How the law achieved a revolution in land ownership



Gladstone and the land acts


Much of Irish history has involved struggles over land. Yet these were more commonly legal struggles, rather than military ones. The law was sometimes used to dispossess, and other times used to grant ownership to tenants long denied a secure holding.


The earliest system of Irish law was Brehon law, which gave each of the sons of a deceased landholder equal portions of his estate. Any sons born outside marriage, if recognised, could inherit on equal terms. However, disobedient sons were barred from inheriting.


Daughters had only very limited rights to inherit land, and then only if they had no brothers. Families were complex, not least as Brehon law allowed for polygamy - and concubines were also common. Clans and extended families were very important and kin often had certain rights to use their relative’s land.


The Normans pushed aside the practise of brehon law. In Norman-controlled areas, polygamy was banned and strict feudal systems were established, with the Norman lord at the top, naturally. Brehon law made a brief comeback, until the imposition of Statutes of Kilkenny in 1367. The surrender and regrant of land, saw the brehon law system come to a final end.

Vast estates were forfeited to the crown after the Desmond rebellions. More land was redistributed to loyal Protestants under the Adventurers Act of 1642. Penal laws were then established barring Catholics from land ownership altogether. Ownership of the vast majority of land fell into the hands of a small number of families. The vast majority of the Irish population became tenants and sub-tenants.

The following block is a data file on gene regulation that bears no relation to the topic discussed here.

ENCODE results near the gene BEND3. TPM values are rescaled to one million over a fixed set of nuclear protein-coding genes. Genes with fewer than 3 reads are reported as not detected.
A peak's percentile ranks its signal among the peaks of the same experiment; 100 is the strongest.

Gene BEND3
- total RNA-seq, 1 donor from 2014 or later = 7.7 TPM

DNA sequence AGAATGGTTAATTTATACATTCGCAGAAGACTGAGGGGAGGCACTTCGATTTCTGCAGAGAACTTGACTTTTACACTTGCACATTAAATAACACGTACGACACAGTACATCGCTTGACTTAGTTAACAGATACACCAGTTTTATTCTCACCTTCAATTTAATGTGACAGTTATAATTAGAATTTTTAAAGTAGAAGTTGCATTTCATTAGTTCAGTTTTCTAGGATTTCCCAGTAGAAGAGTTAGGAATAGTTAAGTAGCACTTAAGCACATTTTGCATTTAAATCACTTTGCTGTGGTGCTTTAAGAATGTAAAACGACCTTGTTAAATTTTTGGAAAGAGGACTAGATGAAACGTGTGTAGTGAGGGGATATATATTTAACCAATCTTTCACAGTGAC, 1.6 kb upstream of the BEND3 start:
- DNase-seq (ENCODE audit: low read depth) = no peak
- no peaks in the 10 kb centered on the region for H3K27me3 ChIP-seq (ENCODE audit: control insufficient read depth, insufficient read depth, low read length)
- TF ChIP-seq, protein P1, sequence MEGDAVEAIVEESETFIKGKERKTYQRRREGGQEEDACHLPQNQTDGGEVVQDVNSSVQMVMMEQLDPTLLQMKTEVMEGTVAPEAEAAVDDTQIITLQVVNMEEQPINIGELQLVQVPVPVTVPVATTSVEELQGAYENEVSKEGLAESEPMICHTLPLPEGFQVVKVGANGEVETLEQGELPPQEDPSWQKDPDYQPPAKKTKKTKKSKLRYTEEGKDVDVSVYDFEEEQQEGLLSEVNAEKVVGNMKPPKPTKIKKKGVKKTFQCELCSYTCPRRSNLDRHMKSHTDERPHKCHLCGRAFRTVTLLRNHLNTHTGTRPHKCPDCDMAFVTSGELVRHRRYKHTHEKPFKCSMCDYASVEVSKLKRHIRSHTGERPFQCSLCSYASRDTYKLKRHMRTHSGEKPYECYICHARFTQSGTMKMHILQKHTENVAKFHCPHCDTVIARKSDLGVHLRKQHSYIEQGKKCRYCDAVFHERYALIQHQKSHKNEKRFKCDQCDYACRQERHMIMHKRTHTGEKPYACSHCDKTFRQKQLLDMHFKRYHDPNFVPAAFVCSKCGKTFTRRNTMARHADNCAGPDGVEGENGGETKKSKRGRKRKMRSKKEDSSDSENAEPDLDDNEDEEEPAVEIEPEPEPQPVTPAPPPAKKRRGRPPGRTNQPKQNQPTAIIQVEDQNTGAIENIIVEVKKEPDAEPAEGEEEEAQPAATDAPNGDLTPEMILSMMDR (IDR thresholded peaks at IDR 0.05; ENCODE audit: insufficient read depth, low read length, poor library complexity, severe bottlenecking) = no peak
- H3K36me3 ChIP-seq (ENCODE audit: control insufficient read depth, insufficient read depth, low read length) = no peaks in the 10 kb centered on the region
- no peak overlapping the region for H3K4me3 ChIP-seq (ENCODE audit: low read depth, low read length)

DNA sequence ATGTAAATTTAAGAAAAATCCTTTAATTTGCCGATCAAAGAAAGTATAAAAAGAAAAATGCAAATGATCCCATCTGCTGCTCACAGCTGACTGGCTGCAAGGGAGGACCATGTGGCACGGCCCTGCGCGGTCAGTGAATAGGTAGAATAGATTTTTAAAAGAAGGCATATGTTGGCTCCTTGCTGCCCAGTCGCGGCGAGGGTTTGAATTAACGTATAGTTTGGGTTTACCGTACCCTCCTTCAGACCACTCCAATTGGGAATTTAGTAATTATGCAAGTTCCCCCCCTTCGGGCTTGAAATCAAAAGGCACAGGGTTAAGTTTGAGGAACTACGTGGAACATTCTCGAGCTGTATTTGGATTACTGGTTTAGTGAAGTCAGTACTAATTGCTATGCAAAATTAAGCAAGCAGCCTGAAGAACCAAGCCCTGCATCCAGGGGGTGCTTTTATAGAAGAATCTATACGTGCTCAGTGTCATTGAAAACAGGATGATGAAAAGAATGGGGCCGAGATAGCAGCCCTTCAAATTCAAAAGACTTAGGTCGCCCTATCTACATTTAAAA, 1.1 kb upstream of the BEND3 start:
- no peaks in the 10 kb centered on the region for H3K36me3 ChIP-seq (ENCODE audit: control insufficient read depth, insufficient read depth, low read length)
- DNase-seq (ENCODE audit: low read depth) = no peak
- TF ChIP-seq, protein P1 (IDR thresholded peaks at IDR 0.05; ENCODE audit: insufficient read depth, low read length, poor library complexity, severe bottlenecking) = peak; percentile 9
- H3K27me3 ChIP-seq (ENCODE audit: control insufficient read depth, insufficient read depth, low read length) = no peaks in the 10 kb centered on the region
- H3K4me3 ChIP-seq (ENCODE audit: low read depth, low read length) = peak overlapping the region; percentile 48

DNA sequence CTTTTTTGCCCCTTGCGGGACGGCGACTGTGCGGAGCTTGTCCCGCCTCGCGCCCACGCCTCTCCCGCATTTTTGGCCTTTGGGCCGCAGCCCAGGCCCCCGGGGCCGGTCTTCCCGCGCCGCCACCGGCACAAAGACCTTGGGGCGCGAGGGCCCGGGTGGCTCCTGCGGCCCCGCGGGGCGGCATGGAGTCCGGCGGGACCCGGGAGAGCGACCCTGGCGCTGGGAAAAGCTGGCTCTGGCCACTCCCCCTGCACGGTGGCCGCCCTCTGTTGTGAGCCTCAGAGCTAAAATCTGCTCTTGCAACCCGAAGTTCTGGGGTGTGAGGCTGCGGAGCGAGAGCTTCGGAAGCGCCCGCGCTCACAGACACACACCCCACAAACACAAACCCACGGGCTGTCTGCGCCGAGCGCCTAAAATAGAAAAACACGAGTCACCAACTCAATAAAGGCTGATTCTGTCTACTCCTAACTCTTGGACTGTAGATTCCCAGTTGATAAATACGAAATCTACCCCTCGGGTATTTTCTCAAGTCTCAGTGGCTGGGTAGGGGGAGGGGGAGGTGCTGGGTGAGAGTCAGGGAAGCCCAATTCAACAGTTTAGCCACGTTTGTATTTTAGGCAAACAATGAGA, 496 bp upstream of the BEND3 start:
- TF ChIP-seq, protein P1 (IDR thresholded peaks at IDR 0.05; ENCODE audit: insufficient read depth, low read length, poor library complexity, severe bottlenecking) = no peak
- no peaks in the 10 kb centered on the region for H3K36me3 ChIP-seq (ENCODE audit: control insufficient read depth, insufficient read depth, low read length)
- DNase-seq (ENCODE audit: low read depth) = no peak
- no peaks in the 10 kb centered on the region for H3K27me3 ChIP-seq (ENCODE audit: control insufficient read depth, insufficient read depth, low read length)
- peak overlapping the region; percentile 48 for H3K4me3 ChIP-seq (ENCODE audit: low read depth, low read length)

For example, in 1843 there were 12,529 tenants on the Trinity College estate. However, just 1 per cent of were directly tenants of the college. Some 45 per cent were sub-tenants of the 1 percent, and another almost 7,000 were sub-tenants of the sub-tenants. Such widespread sub-letting led to the creation of thousands of small and uneconomic landholdings, which contributed to the famine.


From 1778, the penal laws began to be repealed, but few Irish Catholics could afford to purchase land until prices plummeted during the famine. Also, large estates were often tied up legally so that it was very difficult to sell the freehold. Many landlords were absentees who employed unscrupulous agents to rent out their land for the maximum profit, known as rack rents. Most tenants had no security of tenure, and so had no incentive to improve their land. Plots were subdivided through the generations. A failed harvest meant eviction, starvation or emigration for many. Others survived off tiny plots which were rented for eleven months, and paid for by a mixture of labour and money. This was known as conacre, from the term “corn-acre.”


Land agitation saw Gladstone introduce the first of the Land Acts in 1870. These gave Irish tenants greater security of tenure, and enabled some to borrow from the government over 35 years to purchase the land they were renting. These acts culminated in the Wyndham (Land Purchase) Act of 1903, which largely finished off landlordism in Ireland and facilitated the transfer of some 9 million acres to Irish tenant farmers.


By 1920, the Land Acts had enabled over 316,000 tenants to buy 11.5 million acres - over half of Ireland’s total land area of 20 million acres. By independence, Irish tenant farmers enjoyed more rights than tenant farmers in England, Scotland and Wales. The Free State Land Act of 1933 diverted land-purchase annuities to local development projects, and the last estates were broken up and sold to tenants. A series of legislative reforms over 150 years had accomplished a revolution in land-ownership in Ireland.

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